All episodes of Brassic Series 5 available now on Sky Max
Sky’s biggest original comedy, Brassic, returns for its fifth series on Sky Max and Now.

About Brassic: Series 5

Heists. Hijinks. Hilarity. Join the gang for some classic Brassic.

These aren’t your Central Perk sort of friends. No macchiato lattes, No avocado smoothies, and definitely no f*cking Quinoa! When all you’ve got in life are your mates, that’s all you need for the best times.

Headed up by ne’er-do-well with a heart of gold Vinnie, the gang consists of street-smart Dylan, headstrong Erin, sexual libertarian Tommo, tough guy Ash, soft-hearted Cardi, fixer JJ, rough lass Carol, punky Sugar and the mad-as-a-box-of-ar*eholes Farmer Jim. Together, they’ve nicked tiny horses, physically stolen weddings, taken on fatbergs and accidentally absconded with a full-grown lion. And they’re not about to stop there… With the crew still in hot water with the local crimelords, there’s more legally dubious chicanery to come in series five.

Watch the trailer for Brassic season 5

What is the release date for Season 5?

Series five of Brassic arrived on 28 September 2023, so you can watch the new series right now on Sky Max, with all eight episodes ready to watch on demand.

Season 5

The eagerly anticipated fifth season of Brassic is finally here! And this series is set to be every bit as chaotic as what has come before.

We don’t want to give too much away, but amongst the capers taking place are a catastrophe involving an old land mine; a trip to Blackpool complete with a heist at the pier amusements; a serious rat problem in Farmer Jim’s attic; and an escapade involving a giant bunny.

Where to watch Brassic

Brassic is a Sky Original, and that’s the place it calls home. New episodes air exclusively on Sky Max. It is not available to stream on Netflix.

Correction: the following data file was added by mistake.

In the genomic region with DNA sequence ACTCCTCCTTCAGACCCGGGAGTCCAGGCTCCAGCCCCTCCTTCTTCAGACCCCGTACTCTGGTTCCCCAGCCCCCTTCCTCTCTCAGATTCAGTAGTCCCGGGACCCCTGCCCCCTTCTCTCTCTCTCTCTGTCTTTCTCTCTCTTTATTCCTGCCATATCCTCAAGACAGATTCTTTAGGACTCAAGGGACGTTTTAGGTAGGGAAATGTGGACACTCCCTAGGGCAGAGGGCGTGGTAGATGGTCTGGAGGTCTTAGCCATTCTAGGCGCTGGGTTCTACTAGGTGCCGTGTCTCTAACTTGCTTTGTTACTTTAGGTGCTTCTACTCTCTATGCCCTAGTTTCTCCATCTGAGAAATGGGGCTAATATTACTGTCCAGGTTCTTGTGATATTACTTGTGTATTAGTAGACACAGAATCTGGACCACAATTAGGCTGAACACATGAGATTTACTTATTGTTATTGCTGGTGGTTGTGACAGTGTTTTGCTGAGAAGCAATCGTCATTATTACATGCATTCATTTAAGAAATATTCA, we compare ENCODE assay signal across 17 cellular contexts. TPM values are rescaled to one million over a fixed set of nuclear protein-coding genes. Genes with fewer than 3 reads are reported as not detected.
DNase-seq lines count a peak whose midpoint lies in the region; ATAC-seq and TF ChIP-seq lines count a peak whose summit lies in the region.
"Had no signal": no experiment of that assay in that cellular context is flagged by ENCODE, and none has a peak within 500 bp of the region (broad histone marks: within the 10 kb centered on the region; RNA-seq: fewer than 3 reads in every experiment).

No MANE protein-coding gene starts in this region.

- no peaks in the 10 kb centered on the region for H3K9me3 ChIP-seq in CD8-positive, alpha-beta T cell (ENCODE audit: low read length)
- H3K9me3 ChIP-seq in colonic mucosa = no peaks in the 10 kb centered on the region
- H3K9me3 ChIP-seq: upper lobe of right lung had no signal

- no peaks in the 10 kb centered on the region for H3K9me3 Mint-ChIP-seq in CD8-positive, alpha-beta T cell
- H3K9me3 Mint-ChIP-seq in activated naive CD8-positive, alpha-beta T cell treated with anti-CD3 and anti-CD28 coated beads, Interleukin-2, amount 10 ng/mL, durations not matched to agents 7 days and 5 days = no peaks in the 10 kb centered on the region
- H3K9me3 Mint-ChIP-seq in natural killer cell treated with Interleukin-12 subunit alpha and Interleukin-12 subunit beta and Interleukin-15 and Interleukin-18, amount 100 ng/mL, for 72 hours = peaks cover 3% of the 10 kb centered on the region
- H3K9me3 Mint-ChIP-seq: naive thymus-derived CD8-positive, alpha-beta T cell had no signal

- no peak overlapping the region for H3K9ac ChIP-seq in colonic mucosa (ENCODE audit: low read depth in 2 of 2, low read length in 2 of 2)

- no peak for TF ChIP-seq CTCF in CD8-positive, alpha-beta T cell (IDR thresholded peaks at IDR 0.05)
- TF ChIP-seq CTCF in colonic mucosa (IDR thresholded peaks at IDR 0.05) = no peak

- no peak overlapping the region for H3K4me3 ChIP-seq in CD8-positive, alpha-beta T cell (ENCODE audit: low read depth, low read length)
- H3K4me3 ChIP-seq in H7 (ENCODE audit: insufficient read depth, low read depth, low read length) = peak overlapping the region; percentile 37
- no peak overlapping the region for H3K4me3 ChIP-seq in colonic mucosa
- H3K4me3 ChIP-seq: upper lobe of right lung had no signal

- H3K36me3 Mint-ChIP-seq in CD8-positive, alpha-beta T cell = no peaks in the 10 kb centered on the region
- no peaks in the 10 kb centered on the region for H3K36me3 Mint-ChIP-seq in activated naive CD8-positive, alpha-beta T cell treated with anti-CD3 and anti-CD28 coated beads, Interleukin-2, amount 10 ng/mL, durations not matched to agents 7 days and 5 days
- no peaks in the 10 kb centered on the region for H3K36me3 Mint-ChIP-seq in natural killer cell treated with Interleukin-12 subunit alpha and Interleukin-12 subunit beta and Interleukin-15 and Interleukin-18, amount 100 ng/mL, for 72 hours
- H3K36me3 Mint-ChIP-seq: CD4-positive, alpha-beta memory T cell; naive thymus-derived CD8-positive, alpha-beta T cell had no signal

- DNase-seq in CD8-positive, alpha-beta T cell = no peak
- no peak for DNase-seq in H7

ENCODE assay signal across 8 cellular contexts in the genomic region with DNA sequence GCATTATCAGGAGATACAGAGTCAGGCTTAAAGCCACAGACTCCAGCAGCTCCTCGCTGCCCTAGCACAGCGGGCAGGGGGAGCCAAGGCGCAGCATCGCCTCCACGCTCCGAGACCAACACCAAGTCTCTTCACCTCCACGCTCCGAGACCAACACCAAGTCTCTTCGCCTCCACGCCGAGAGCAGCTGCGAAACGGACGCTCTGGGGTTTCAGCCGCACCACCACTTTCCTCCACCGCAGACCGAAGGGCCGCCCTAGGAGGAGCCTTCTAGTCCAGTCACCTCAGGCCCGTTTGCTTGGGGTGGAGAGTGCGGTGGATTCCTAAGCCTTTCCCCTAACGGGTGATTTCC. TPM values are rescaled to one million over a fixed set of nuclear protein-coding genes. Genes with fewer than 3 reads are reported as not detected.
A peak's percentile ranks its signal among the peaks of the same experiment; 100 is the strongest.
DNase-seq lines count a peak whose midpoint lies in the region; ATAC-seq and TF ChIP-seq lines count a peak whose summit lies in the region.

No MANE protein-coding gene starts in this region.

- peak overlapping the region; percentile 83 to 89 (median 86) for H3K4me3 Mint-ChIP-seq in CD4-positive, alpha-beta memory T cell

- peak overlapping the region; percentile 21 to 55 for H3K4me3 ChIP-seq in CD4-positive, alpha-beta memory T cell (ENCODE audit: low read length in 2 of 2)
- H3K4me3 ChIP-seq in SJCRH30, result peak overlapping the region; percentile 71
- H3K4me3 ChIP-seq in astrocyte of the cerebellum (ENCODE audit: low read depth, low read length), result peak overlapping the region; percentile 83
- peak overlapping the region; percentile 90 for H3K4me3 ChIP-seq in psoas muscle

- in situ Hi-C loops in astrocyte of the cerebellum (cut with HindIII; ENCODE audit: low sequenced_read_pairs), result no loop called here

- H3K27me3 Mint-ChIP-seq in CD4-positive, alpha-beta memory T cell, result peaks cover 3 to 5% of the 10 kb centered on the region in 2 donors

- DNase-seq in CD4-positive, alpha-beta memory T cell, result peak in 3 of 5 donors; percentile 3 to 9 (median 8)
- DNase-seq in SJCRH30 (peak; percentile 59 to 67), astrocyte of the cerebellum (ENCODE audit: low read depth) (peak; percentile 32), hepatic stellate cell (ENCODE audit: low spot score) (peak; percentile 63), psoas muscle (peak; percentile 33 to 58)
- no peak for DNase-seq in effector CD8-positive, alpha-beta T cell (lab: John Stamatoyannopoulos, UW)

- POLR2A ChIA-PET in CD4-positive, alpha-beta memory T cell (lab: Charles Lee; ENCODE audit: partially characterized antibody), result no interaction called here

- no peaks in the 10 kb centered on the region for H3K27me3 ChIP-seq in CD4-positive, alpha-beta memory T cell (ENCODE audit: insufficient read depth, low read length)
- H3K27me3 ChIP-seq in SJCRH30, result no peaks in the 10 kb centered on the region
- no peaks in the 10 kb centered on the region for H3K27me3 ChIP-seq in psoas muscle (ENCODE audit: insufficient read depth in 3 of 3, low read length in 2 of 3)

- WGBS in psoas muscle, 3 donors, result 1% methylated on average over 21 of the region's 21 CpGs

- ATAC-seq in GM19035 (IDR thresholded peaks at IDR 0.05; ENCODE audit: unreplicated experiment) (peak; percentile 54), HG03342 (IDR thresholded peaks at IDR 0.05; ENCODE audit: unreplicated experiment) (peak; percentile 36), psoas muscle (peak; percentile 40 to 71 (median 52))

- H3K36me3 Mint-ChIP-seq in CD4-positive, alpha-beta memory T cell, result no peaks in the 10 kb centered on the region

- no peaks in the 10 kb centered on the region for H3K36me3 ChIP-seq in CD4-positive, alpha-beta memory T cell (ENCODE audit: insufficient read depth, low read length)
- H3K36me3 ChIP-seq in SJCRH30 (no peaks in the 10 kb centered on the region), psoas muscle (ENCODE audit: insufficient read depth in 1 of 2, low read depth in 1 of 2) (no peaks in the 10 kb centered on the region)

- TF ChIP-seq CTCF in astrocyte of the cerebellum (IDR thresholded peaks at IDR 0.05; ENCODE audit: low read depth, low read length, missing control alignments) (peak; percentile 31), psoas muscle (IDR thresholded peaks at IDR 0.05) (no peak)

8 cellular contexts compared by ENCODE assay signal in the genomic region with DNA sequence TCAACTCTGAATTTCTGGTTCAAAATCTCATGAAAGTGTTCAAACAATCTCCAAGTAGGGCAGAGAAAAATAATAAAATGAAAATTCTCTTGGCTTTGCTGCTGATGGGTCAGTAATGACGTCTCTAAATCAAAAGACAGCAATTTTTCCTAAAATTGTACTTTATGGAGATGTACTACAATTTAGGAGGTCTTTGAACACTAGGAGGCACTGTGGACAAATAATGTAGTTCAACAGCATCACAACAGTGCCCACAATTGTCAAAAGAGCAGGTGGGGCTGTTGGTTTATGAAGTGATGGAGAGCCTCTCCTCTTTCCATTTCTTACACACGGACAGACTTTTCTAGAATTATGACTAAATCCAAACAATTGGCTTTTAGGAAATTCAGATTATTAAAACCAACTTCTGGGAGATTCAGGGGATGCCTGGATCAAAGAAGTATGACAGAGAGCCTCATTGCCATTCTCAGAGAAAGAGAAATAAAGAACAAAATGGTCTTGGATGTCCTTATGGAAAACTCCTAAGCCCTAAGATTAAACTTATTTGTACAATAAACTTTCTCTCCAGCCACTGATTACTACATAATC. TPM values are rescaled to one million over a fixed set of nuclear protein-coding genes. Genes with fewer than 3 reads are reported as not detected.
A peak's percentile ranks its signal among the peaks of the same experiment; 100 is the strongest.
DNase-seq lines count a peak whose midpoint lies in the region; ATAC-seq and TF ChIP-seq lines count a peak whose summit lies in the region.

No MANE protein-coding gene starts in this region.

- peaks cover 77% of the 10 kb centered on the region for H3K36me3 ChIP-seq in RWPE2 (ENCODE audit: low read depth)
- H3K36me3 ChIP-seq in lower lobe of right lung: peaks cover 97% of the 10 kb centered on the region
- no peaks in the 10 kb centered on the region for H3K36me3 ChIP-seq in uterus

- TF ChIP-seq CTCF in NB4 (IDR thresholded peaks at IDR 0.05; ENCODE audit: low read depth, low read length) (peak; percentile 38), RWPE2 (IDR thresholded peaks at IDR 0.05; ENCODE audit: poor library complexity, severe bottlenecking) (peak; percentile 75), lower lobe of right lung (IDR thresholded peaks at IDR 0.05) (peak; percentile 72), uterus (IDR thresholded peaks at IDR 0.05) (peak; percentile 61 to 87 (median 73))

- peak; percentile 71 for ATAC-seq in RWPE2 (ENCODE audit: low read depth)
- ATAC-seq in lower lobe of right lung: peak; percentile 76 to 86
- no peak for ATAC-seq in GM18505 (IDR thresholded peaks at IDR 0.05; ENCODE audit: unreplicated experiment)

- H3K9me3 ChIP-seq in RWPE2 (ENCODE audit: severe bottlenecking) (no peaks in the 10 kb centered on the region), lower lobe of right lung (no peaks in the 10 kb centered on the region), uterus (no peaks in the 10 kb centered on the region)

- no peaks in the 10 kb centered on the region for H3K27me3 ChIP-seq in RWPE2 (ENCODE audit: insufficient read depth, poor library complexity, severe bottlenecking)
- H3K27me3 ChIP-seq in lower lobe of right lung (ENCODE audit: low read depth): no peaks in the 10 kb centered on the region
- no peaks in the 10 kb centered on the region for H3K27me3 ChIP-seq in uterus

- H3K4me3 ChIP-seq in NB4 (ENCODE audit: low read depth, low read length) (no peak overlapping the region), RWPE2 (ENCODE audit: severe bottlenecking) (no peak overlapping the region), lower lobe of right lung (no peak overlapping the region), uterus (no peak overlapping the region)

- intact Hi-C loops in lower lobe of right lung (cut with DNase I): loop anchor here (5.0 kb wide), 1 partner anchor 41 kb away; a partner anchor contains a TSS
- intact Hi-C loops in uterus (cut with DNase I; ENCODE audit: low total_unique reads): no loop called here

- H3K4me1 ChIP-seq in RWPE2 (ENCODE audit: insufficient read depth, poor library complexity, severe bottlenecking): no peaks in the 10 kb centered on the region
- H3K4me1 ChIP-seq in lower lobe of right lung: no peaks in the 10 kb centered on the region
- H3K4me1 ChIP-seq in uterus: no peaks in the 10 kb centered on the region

Brassic: The Meaning

According to the Urban Dictionary, being Brassic is to be “broke, penniless, without means, or on the bones of yer arse.” Fitting for a series about a close-knit group of chancers that fall into the category of “Blair’s Forgotten Youth.”

Despite being slang from the north, the origins of the term are actually found (probably to the disgust of the Brassic gang) in The Big Smoke. That’s right – it’s good old Cockney Rhyming Slang, guv.

It comes from a shortened version of the term “boracic lint”, which by the rhyming law of the East End equates to “skint”. To field just two of the many questions you might have, boracic lint is a type of medicinal dressing, and the word “boracic” is actually pronounced “brassic”.

All clear? No? Brassic means skint. Just roll with it.

How many episodes are in Season 5?

You can enjoy eight whole episodes of tomfoolery this season, plus Brassic’s first ever Christmas special coming this December.

Is there going to be a Brassic Christmas Special?

It’s true – the Brassic gang are gearing up for a Christmas caper to see 2023 out with a bang. While details of their festive chicanery are yet to be unwrapped, it has been confirmed that they will be getting a new member in the form of the BAFTA-winning Imelda Staunton (The Crown, The Harry Potter Franchise, Vera Drake).